Moving into a state-of-the-art ballpark following an offseason of big spending was supposed to equal huge attendance numbers for the Marlins, but instead Miami ranks dead last in first-year attendance among the 11 new ballparks to open since 2001.
Miami has drawn 27,400 fans per game, which is a massive improvement over previous seasons at the old ballpark. However, it’s also far short of the new 37,442 capacity and about 200,000 fewer fans than any other first-year ballpark since 2001.
Team president David Samson, of course, downplayed the disappointment to Joe Capozzi of the Palm Beach Post:
We said in the beginning that a honeymoon would be five innings. We knew that building a ballpark by itself is not the panacea. We wanted to have a great ballpark and a great team, and we made it 50 percent of the way.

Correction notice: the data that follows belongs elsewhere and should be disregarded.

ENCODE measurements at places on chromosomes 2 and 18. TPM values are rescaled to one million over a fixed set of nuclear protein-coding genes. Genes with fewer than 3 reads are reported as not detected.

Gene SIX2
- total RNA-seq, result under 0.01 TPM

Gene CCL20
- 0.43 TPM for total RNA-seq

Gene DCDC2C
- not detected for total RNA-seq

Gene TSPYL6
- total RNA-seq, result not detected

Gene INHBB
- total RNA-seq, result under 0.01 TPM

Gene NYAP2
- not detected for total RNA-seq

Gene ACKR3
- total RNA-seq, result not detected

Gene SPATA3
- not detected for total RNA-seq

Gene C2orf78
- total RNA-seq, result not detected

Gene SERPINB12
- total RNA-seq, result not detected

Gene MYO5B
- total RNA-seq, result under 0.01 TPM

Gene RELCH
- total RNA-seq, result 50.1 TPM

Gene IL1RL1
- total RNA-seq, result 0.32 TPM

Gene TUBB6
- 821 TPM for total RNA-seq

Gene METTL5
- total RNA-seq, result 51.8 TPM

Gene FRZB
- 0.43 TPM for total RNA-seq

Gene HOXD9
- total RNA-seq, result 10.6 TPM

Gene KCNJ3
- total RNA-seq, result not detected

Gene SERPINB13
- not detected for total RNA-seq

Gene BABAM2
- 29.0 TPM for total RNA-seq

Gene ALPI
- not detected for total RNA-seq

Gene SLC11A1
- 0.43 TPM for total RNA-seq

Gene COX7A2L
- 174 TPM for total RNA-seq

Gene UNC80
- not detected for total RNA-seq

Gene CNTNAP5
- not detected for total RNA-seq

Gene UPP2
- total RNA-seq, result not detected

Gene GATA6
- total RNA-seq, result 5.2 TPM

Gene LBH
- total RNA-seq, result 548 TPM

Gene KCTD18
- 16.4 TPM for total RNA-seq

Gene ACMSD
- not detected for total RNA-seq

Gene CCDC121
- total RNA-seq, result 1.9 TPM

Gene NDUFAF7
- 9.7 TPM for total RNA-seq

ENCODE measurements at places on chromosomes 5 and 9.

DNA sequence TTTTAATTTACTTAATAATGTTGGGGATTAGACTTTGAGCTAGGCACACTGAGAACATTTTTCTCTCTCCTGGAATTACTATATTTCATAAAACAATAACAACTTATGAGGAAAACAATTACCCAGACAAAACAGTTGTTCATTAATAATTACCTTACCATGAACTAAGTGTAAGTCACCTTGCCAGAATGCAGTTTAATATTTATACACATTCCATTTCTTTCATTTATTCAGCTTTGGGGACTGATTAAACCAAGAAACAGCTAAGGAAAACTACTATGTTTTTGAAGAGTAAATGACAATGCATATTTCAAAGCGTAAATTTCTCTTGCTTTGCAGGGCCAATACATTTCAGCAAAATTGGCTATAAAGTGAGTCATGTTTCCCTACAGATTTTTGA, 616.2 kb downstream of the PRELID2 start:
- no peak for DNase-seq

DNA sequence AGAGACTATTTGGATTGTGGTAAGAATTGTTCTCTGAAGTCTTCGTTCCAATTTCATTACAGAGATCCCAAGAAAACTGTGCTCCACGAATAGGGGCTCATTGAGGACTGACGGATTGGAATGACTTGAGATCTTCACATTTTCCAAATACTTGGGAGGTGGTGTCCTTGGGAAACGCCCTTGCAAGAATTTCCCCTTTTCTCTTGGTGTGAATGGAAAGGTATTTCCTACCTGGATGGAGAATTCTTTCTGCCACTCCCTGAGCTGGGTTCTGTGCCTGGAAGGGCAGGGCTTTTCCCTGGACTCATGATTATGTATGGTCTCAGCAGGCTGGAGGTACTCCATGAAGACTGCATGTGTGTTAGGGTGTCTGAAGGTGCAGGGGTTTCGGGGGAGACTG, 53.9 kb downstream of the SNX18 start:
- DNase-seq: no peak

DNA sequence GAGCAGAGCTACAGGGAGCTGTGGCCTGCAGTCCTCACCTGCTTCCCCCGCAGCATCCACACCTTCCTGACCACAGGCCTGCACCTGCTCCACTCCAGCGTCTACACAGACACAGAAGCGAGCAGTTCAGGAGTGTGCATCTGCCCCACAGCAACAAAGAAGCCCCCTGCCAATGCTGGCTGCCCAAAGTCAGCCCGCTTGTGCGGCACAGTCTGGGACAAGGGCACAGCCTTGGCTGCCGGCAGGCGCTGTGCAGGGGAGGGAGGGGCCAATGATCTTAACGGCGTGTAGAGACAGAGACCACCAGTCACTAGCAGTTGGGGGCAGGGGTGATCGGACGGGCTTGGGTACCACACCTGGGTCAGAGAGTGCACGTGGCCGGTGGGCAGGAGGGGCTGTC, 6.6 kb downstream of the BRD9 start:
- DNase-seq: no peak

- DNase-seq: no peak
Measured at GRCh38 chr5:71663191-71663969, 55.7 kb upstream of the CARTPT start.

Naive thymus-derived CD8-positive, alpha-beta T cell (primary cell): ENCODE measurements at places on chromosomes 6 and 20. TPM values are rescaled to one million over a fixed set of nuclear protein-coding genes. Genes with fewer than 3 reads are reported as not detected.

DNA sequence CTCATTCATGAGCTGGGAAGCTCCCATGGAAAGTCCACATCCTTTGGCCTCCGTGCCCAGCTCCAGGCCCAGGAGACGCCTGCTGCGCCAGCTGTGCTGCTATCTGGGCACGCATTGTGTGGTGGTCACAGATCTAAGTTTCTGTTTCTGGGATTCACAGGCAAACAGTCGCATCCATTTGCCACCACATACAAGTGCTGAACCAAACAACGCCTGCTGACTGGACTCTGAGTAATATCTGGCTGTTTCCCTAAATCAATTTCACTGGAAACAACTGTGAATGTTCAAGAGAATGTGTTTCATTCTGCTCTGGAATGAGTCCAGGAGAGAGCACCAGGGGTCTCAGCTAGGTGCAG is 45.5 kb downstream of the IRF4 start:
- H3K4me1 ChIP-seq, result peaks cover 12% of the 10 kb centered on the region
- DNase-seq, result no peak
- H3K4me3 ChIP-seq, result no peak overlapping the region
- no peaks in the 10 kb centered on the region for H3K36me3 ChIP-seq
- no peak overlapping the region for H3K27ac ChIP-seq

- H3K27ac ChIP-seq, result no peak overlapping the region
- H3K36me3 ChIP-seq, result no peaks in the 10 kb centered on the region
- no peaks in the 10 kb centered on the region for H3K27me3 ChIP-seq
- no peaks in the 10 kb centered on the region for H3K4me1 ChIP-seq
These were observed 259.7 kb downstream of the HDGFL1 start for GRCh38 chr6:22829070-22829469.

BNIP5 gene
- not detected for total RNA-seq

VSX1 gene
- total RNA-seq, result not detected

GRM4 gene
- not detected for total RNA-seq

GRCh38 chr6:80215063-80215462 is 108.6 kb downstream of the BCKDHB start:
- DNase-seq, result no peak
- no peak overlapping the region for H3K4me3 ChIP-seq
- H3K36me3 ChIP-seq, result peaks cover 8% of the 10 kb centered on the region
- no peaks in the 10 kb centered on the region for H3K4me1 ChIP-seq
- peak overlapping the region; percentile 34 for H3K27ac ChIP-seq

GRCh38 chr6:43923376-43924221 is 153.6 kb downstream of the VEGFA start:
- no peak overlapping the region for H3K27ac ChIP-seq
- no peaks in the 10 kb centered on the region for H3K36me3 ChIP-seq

That’s quite a bit different than before the season, when Samson told Capozzi:
With the team we are putting together, we expect there to be very few empty seats at this ballpark ever. We have always told ourselves build it small and sell it out, and that’s what we’re going to do.
For a team to improve from 28th to 18th in attendance while finishing in last place with fewer wins than the previous season is impressive, but obviously the Marlins expected bigger numbers along with more wins.